Rogue One: First Stand-Alone Star Wars Film Holds its Own
- Diego LunaFelicity Jones...
- Science Fiction
- Gareth Edwards
- In 1 Cinema
Taking us back to events that takes place sometime between the Revenge of the Sith and A New Hope, the latest entry into the Star Wars anthology, which is also the first stand-alone film in the series, might not be as grand a space opera as its predecessors, but certainly holds its own.
Working from a script written by Chris Weltz and Bourne Trilogy’s very own Tony Gilroy, director Gareth Edwards masters this inevitably challenging undertaking like, delivering both heart and character as well as an abundance of exhilarating action set pieces, placing Rogue One as one of the most exciting – and definitely gutsiest – films of the franchise.
The story opens with a young Jyn Erso (Jones) seeing her father, research scientist Galen Erso (Mikkelsen), being taken away by the Empire under the orders of Director Orson Krennic (Mendelsohn), in order to complete the construction of a powerful new space station, a.k.a The Death Star. Left behind to fend for herself, Jyn is soon adopted by extremist rebel Saw Gerrera (Whittaker) who decides to raise the little girl to be a fighter.
Fast-forward fifteen years later, Jyn finds herself imprisoned by the Empire, before being freed by a Rebel spy, Officer Cassian Andor (Luna), and his droid, K-2S0 (Tudyk), who are also looking to find Galen, having heard that the scientist is planning on building a flaw in the Death Star’s system. Agreeing to aid the rebels in their fight against the Empire’s fascist regime, Jyn – along with the help of former allies, Bodhi Rook (Ahmed), Chirrut Imwe (Yuen) and Baze Malbus (Wen) sets out steal her father’s special data and save the galaxy from impending doom.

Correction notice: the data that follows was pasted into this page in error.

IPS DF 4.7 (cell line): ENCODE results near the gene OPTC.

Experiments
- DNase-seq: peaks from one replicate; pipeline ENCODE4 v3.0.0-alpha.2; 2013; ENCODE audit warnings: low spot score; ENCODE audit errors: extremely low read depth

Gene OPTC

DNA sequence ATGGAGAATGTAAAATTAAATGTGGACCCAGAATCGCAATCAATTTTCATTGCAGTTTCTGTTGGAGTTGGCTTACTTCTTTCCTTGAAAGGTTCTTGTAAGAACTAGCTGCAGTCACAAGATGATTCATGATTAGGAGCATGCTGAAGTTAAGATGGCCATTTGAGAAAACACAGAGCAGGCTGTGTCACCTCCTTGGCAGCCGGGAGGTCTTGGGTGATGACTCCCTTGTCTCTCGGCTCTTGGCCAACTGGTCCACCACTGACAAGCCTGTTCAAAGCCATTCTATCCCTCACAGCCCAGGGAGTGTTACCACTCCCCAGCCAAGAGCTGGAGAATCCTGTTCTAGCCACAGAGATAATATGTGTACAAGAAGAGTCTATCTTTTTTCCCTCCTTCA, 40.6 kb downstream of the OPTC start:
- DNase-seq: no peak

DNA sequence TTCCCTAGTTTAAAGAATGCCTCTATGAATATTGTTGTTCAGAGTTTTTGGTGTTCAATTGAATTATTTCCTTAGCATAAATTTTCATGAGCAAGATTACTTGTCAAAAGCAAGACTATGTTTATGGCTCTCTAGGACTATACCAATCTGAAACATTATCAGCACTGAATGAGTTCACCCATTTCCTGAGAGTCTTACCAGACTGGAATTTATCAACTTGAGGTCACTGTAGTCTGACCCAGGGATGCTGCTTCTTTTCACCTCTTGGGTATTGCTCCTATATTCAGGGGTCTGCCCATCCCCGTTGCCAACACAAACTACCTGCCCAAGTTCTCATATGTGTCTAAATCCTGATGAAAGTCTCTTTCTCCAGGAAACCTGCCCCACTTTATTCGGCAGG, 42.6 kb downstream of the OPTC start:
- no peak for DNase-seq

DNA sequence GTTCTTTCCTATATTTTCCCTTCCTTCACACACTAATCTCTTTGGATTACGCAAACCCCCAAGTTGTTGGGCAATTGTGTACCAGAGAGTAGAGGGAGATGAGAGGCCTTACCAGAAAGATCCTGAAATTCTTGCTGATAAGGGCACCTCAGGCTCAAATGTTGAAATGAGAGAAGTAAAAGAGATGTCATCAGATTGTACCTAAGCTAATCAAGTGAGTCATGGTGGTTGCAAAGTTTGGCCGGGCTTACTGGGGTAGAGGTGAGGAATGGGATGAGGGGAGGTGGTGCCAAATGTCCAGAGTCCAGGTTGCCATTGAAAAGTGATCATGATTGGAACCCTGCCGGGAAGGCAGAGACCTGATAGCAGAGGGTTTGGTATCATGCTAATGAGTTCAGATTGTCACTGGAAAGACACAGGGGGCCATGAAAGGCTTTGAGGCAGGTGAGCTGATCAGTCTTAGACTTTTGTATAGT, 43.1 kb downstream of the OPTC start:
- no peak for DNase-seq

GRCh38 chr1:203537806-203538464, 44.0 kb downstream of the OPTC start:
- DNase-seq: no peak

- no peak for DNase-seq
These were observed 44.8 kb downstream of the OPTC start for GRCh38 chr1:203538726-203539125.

Whilst many of the iconic Star Wars elements, such as the light sabers and the opening ‘in a galaxy far, far away’ text crawl may be missing from the picture, Rogue One still manages to embody the mood and the overall tone of a Star Wars film, while still quite deliberately offering a sense of distinctness as a spin-off. It’s a risky endeavour for the production sure, but Edwards succeeds in bringing together a whole new vision for the franchise without ever compromising its cinematic qualities or origins. The film boasts plenty of drama and thrilling action, as well as a long-list of fun references that will please devoted followers of the franchise.
The setup to the big finale – an explosive and an arousing intergalactic battle where the movie takes its moment to shine the most – however, is slightly lagging in energy with Edwards taking his time to get the ball rolling. That lag, however, is made up for by the fact that there’s a real story to tell here and new characters to get to know, with Jones delivering a perfect balance of feistiness, toughness and fragility to the role of Jyn, rounding off Rogue One as an almost-perfect platform for all things Star Wars.
Waseem El Tanahi
A great addition to the franchise. I mean, come on, who wont love another Star Wars film!